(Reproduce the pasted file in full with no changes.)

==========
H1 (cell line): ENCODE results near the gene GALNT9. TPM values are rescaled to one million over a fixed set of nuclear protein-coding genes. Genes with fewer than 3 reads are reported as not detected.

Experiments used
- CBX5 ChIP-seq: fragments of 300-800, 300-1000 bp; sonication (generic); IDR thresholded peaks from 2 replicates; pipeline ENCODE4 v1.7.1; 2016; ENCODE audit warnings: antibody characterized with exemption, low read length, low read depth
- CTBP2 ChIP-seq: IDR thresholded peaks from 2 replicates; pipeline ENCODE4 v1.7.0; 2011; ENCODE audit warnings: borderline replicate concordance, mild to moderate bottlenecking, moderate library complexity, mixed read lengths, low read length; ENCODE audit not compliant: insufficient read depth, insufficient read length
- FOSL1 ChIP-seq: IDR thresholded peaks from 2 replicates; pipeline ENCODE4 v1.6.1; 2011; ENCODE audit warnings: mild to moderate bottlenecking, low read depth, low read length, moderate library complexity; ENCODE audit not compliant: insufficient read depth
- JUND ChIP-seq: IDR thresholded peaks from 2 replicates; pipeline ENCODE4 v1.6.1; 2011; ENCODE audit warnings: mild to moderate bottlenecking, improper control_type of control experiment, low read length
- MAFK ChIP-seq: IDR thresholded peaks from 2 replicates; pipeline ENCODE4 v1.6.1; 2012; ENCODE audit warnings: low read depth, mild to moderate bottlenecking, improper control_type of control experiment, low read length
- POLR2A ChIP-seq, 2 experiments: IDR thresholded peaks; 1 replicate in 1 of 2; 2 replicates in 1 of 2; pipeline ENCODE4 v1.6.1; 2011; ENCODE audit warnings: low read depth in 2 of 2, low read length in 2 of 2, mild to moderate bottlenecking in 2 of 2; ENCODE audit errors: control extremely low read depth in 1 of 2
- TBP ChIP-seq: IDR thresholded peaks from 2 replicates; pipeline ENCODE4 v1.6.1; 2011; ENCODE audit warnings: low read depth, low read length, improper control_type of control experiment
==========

H1 (cell line): ENCODE results near the gene GALNT9. TPM values are rescaled to one million over a fixed set of nuclear protein-coding genes. Genes with fewer than 3 reads are reported as not detected.

Experiments used
- CBX5 ChIP-seq: fragments of 300-800, 300-1000 bp; sonication (generic); IDR thresholded peaks from 2 replicates; pipeline ENCODE4 v1.7.1; 2016; ENCODE audit warnings: antibody characterized with exemption, low read length, low read depth
- CTBP2 ChIP-seq: IDR thresholded peaks from 2 replicates; pipeline ENCODE4 v1.7.0; 2011; ENCODE audit warnings: borderline replicate concordance, mild to moderate bottlenecking, moderate library complexity, mixed read lengths, low read length; ENCODE audit not compliant: insufficient read depth, insufficient read length
- FOSL1 ChIP-seq: IDR thresholded peaks from 2 replicates; pipeline ENCODE4 v1.6.1; 2011; ENCODE audit warnings: mild to moderate bottlenecking, low read depth, low read length, moderate library complexity; ENCODE audit not compliant: insufficient read depth
- JUND ChIP-seq: IDR thresholded peaks from 2 replicates; pipeline ENCODE4 v1.6.1; 2011; ENCODE audit warnings: mild to moderate bottlenecking, improper control_type of control experiment, low read length
- MAFK ChIP-seq: IDR thresholded peaks from 2 replicates; pipeline ENCODE4 v1.6.1; 2012; ENCODE audit warnings: low read depth, mild to moderate bottlenecking, improper control_type of control experiment, low read length
- POLR2A ChIP-seq, 2 experiments: IDR thresholded peaks; 1 replicate in 1 of 2; 2 replicates in 1 of 2; pipeline ENCODE4 v1.6.1; 2011; ENCODE audit warnings: low read depth in 2 of 2, low read length in 2 of 2, mild to moderate bottlenecking in 2 of 2; ENCODE audit errors: control extremely low read depth in 1 of 2
- TBP ChIP-seq: IDR thresholded peaks from 2 replicates; pipeline ENCODE4 v1.6.1; 2011; ENCODE audit warnings: low read depth, low read length, improper control_type of control experiment